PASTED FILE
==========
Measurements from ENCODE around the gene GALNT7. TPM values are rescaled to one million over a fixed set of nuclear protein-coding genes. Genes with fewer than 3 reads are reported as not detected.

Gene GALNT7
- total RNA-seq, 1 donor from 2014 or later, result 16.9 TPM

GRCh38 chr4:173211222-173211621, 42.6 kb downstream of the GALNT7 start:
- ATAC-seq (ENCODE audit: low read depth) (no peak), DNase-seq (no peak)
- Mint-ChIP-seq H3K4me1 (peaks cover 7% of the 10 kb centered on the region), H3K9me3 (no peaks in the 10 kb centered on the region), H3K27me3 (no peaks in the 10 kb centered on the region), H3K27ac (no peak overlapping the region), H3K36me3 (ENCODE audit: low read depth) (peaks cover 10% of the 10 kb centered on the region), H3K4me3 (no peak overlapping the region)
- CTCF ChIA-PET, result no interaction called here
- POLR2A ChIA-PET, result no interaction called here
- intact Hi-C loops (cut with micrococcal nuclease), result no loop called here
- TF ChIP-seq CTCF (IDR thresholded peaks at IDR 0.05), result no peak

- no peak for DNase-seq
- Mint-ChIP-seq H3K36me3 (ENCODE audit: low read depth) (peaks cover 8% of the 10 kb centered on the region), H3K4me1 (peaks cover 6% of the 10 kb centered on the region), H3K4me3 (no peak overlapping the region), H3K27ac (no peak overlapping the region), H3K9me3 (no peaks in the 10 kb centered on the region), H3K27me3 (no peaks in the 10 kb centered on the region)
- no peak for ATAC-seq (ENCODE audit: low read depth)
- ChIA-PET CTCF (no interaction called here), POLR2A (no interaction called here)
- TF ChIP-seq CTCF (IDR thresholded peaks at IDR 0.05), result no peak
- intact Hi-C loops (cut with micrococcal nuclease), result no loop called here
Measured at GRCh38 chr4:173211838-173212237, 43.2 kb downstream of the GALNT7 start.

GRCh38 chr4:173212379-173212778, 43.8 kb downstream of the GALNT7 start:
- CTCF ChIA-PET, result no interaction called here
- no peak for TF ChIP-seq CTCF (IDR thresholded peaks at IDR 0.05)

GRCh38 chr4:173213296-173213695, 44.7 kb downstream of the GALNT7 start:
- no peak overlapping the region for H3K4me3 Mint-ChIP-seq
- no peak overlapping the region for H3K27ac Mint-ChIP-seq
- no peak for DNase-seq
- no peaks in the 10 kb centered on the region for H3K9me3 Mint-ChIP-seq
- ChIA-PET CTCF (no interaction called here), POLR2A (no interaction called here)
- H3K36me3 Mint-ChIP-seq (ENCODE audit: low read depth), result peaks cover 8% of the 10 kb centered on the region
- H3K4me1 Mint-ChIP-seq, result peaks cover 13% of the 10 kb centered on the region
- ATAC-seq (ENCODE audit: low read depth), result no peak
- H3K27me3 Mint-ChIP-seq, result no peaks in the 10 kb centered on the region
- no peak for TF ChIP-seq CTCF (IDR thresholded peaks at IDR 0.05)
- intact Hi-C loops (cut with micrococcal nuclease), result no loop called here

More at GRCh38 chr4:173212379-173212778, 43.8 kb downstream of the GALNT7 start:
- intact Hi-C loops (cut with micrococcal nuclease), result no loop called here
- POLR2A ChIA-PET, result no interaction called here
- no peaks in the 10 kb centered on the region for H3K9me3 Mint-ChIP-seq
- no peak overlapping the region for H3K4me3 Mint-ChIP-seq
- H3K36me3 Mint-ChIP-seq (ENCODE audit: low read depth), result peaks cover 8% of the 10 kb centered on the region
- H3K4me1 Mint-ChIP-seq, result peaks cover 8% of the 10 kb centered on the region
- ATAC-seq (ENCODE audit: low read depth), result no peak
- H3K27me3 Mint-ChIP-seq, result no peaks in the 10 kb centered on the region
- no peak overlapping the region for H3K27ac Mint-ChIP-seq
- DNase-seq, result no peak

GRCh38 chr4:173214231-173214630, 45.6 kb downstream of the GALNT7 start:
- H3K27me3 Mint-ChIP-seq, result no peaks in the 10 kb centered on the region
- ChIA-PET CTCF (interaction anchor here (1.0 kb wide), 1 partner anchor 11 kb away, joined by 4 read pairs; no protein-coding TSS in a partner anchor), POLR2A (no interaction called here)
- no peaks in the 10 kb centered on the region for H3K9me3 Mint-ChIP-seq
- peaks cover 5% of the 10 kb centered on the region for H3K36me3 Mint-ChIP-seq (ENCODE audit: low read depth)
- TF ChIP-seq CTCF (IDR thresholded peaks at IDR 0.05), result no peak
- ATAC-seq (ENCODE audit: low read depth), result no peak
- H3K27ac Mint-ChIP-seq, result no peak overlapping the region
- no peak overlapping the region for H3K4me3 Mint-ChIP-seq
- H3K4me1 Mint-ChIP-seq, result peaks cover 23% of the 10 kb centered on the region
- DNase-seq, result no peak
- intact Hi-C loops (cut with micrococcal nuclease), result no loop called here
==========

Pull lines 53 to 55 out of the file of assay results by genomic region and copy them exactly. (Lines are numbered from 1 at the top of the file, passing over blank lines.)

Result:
- H3K4me1 Mint-ChIP-seq, result peaks cover 23% of the 10 kb centered on the region
- DNase-seq, result no peak
- intact Hi-C loops (cut with micrococcal nuclease), result no loop called here